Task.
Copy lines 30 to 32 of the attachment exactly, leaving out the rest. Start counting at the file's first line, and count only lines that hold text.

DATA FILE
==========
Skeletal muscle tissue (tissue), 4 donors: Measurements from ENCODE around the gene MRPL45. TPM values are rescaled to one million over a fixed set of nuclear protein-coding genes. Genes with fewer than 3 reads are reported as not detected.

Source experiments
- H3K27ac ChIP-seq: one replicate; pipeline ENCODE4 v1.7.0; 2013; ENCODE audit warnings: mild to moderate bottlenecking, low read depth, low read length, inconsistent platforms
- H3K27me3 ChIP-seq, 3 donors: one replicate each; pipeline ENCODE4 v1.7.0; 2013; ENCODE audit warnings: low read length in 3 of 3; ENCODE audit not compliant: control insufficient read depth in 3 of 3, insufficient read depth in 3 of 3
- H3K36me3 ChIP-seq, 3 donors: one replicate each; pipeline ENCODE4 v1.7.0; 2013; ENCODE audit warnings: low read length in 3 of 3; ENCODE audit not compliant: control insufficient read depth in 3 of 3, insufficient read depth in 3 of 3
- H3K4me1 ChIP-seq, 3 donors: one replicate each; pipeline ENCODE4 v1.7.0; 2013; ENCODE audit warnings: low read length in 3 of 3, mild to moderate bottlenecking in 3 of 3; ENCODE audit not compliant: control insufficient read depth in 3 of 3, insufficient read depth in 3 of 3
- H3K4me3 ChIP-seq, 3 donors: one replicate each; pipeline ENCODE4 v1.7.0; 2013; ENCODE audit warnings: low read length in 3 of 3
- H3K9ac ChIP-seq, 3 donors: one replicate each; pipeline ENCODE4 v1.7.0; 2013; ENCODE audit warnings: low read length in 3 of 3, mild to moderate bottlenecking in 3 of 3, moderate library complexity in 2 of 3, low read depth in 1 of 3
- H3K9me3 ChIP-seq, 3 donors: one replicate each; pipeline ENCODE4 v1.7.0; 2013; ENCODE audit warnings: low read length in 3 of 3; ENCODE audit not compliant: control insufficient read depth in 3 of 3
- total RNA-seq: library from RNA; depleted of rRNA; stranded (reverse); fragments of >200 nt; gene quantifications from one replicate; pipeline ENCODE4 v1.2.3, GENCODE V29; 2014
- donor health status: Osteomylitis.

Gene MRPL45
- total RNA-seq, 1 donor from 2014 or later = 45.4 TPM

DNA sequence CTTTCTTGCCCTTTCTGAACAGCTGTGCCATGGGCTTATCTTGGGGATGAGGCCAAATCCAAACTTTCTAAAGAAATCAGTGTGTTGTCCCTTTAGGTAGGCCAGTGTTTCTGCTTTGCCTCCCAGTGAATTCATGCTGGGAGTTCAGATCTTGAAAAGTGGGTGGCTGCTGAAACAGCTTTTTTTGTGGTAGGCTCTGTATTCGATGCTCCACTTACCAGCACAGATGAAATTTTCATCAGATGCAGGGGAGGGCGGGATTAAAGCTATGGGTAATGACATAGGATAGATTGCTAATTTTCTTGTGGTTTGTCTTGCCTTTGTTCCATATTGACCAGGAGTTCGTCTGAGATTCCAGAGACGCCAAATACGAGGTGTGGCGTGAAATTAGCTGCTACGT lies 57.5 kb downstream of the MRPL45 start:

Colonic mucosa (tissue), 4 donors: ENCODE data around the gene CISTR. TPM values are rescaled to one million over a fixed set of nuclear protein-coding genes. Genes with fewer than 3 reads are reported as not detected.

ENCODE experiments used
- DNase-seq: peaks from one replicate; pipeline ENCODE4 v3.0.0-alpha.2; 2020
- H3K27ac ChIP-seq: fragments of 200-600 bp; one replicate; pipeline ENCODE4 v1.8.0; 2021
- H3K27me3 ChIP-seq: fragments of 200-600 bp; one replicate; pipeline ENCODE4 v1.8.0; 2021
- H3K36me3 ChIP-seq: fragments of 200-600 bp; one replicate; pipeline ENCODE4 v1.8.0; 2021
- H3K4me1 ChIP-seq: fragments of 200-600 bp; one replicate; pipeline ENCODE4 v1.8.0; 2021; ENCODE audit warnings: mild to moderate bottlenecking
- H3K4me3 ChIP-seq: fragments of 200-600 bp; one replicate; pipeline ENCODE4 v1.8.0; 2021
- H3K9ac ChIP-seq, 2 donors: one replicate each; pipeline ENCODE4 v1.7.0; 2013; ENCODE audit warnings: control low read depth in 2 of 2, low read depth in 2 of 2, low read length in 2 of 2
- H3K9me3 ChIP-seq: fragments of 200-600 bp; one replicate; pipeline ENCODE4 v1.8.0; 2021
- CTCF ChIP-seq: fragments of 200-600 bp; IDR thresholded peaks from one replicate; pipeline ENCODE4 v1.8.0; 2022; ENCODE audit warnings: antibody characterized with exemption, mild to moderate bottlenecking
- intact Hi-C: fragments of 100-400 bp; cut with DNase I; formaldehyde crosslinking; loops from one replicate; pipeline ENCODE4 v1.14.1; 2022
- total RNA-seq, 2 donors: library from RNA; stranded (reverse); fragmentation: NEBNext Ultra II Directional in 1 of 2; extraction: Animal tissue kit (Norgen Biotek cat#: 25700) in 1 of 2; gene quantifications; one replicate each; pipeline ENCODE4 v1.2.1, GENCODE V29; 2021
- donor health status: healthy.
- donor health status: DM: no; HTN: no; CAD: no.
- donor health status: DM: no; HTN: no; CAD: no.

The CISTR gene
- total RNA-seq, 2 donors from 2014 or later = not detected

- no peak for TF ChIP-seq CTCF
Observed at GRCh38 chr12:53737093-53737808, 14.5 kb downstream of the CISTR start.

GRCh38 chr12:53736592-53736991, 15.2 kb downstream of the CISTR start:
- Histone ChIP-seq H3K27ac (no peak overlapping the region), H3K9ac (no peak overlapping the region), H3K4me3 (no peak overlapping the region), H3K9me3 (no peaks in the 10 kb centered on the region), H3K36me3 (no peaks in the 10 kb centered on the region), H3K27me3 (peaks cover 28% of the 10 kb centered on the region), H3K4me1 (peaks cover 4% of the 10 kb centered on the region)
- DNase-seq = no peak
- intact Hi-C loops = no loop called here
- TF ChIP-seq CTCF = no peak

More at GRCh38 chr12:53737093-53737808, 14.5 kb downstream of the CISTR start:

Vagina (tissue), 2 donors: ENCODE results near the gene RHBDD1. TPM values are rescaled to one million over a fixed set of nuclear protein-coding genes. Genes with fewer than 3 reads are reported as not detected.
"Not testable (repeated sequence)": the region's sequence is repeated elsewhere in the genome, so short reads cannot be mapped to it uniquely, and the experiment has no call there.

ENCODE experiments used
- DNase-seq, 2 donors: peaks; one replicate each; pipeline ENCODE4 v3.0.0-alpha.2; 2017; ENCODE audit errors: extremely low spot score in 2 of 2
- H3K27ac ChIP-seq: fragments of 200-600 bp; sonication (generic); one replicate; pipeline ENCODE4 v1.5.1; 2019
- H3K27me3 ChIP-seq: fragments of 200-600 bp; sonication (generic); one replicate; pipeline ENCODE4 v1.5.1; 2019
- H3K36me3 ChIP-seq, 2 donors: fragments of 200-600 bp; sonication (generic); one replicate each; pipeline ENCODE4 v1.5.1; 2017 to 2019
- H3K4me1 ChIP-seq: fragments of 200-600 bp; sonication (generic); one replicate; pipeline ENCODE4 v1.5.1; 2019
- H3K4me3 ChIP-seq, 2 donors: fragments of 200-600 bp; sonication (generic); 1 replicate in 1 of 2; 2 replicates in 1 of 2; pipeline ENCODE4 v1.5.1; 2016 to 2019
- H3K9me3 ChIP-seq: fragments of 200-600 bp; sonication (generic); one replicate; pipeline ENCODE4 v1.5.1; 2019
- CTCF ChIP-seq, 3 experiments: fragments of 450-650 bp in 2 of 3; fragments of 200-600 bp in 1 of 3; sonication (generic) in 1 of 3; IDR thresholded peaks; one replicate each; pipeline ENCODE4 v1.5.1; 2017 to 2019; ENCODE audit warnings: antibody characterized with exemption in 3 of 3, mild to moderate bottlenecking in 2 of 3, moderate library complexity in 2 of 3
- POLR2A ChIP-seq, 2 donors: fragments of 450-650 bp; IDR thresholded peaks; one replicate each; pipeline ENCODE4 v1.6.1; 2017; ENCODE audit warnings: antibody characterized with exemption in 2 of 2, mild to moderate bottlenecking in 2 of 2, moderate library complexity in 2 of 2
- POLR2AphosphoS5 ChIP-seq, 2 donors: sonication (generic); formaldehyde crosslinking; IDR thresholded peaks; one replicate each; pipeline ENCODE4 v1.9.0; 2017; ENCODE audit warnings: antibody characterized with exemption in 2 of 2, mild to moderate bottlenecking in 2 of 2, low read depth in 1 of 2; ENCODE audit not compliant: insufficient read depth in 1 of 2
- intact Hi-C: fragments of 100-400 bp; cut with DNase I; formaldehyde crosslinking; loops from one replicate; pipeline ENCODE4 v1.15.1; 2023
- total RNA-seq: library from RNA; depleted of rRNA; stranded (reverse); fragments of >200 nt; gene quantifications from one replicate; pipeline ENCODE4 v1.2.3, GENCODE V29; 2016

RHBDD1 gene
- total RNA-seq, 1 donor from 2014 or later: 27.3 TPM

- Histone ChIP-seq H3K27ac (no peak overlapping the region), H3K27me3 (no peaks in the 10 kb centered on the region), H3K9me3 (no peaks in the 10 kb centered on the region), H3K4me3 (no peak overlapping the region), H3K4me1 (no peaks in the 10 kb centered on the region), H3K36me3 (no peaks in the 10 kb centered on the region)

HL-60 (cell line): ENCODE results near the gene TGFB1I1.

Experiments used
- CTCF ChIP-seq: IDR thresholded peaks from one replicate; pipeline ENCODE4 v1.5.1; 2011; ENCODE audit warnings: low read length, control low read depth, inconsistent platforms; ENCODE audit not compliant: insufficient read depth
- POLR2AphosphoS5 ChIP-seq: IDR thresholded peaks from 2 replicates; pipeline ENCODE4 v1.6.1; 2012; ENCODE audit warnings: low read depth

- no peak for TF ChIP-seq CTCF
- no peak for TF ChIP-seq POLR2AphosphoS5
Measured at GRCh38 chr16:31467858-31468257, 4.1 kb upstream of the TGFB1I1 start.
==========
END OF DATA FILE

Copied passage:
- donor health status: DM: no; HTN: no; CAD: no.

The CISTR gene
- total RNA-seq, 2 donors from 2014 or later = not detected